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Configure Windows Hello for Business on devices when they enroll with Intune

With Microsoft Intune, you can create a tenant-wide policy that configures use of Windows Hello for Business on Windows 10 or Windows 11 devices at the time those devices enroll with Intune. This policy targets your entire organization and supports the Windows Autopilot out-of-box-experience (OOBE).

For Windows 10/11 devices, use of Windows Hello for Business replaces the use of passwords with strong two-factor authentication on devices. This authentication consists of a user credential that’s tied to a device and uses a biometric or PIN.

After device enrollment, or when you choose not to use the tenant-wide enrollment policy, Intune supports the following methods to manage Windows Hello on discrete groups of devices:

  • Identity protection - Device configuration policy includes the Identity protection profile, which you can use to configure groups of devices for Windows Hello.

  • Security baselines: Some settings for Windows Hello can be managed by security baselines like the baselines for Microsoft Defender for Endpoint security or Security Baseline for Windows 10 and later.

  • Endpoint security Account protection policy: Account protection policies include some of the settings used by Windows Hello.

Important

Prior to the Anniversary Update (Windows version 1607), you could set two different PINS that could be used to authenticate to resources:

  • The device PIN could be used to unlock the device and connect to cloud resources.
  • The work PIN was used to access Microsoft Entra resources on a user's personal device (BYOD).

In the Anniversary Update, these two PINS were merged into one single device PIN. Any Intune configuration policies you set to control the device PIN, and additionally, any Windows Hello for Business policies you configured, now both set this new PIN value. If you have set both policy types to control the PIN, the Windows Hello for Business policy is applied. To ensure policy conflicts are resolved and that the PIN policy is applied correctly, update your Windows Hello for Business Policy to match the settings in your configuration policy, and ask your users to sync their devices in the Company Portal app.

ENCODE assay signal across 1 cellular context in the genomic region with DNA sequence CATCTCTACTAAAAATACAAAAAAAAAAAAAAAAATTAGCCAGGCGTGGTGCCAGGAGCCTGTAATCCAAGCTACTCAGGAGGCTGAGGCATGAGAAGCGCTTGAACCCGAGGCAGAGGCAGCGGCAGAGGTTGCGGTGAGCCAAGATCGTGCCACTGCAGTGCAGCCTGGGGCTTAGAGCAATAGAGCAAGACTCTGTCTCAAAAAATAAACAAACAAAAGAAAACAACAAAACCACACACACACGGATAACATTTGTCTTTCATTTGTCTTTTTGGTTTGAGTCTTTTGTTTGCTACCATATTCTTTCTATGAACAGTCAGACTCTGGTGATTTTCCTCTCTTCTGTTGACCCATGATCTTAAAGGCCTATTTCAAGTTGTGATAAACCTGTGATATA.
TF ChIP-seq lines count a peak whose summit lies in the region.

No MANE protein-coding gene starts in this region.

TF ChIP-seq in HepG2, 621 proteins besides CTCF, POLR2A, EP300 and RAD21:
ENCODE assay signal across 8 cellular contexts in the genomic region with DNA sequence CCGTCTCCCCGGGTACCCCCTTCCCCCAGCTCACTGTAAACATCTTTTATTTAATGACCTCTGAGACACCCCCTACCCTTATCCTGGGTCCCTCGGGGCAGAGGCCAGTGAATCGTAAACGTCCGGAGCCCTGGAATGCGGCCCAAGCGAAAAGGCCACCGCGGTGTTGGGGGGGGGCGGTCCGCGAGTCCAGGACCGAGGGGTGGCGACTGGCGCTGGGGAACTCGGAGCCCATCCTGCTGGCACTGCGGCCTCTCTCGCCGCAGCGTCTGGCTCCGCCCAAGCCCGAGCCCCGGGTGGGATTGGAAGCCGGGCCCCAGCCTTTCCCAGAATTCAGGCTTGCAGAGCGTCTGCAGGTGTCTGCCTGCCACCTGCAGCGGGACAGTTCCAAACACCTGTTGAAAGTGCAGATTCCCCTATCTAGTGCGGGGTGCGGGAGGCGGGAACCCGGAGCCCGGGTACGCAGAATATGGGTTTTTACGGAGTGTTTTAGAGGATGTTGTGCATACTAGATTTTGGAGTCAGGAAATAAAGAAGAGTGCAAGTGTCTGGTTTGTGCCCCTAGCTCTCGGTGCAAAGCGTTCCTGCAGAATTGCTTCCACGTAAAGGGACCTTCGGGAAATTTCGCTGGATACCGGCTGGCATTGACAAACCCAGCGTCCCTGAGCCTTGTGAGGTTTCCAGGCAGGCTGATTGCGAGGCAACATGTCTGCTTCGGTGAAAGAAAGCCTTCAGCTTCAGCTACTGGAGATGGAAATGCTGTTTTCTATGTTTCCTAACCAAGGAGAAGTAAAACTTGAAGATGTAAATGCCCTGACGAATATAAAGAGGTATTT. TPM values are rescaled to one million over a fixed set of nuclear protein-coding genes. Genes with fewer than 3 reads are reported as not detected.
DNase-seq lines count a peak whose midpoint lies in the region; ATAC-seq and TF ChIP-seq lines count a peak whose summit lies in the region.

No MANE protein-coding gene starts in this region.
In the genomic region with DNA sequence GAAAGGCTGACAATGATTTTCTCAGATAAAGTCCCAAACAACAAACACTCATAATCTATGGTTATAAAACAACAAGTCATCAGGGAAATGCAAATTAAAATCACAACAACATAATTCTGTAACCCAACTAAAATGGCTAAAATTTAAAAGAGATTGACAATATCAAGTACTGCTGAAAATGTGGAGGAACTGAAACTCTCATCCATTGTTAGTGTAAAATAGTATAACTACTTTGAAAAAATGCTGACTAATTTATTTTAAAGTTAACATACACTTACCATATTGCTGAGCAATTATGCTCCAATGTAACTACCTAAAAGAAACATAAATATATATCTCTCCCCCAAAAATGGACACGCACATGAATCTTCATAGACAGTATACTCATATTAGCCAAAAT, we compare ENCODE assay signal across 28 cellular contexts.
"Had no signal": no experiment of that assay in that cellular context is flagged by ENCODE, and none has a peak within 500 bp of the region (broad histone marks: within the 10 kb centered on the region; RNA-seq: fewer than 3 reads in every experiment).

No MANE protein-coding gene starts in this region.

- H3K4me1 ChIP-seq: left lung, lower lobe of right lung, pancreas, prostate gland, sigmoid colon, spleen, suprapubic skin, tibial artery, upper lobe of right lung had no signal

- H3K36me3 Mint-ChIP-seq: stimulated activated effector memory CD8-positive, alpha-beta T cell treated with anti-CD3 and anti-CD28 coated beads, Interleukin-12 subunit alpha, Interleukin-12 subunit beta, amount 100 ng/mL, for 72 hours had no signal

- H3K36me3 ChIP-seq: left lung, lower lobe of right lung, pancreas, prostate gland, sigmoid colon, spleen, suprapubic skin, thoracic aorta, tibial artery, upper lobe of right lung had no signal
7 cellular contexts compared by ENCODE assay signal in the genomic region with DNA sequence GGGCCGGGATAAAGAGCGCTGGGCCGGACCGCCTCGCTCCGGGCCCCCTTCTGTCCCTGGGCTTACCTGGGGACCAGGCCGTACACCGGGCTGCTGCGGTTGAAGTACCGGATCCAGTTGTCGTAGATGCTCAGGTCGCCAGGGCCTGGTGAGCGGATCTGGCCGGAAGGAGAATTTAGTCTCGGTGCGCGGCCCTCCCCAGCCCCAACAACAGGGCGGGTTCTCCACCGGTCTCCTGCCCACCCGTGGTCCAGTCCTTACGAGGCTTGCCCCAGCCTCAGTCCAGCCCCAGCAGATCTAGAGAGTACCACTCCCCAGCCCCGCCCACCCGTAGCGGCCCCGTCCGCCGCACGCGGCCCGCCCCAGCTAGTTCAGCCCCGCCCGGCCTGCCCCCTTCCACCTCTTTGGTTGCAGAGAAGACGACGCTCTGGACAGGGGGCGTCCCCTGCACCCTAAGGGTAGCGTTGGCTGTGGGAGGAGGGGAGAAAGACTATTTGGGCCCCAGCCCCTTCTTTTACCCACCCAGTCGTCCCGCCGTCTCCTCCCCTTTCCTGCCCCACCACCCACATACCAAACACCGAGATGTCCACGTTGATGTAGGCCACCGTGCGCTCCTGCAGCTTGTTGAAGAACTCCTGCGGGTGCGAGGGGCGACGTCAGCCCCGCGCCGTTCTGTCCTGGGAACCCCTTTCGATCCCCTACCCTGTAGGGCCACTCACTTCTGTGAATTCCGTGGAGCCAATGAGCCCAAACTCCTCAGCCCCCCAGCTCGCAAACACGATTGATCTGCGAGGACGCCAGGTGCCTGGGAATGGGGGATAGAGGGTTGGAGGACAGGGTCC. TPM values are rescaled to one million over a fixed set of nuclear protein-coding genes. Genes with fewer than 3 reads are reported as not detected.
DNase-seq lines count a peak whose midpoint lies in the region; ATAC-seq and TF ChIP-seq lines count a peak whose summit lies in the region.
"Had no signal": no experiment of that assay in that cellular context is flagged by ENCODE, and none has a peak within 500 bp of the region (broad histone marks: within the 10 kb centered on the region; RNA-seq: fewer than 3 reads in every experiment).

Role-based access control

You must be an Intune Service Administrator to create or edit a Windows Hello for Business policy in Windows enrollment. All other Intune roles have read-only access. For more information about role-based access control (RBAC), see RBAC with Microsoft Intune.

Create a Windows Hello for Business policy

  1. Sign in to the Microsoft Intune admin center.

  2. Go to Devices > Enrollment.

  3. In the Windows tab, under Enrollment options, select Windows Hello for Business. Wait while the Windows Hello for Business pane opens.

  4. Select from the following options for Configure Windows Hello for Business:

    • Enabled. Select this setting if you want to configure Windows Hello for Business settings. When you select Enabled, other settings for Windows Hello are visible and can be configured for devices.

    • Disabled. If you don't want to enable Windows Hello for Business during device enrollment, select this option. When disabled, users can't provision Windows Hello for Business. When set to Disabled, you can still configure the subsequent settings for Windows Hello for Business even though this policy won't enable Windows Hello for Business.

    • Not configured. Select this setting if you don't want to use Intune to control Windows Hello for Business settings. Any existing Windows Hello for Business settings on Windows 10/11 devices don't change. All other settings on the pane are unavailable.

  5. If you selected Enabled in the previous step, configure the required settings that are applied to all enrolled Windows 10/11 devices. After you configure these settings, select Save.

    • Use a Trusted Platform Module (TPM):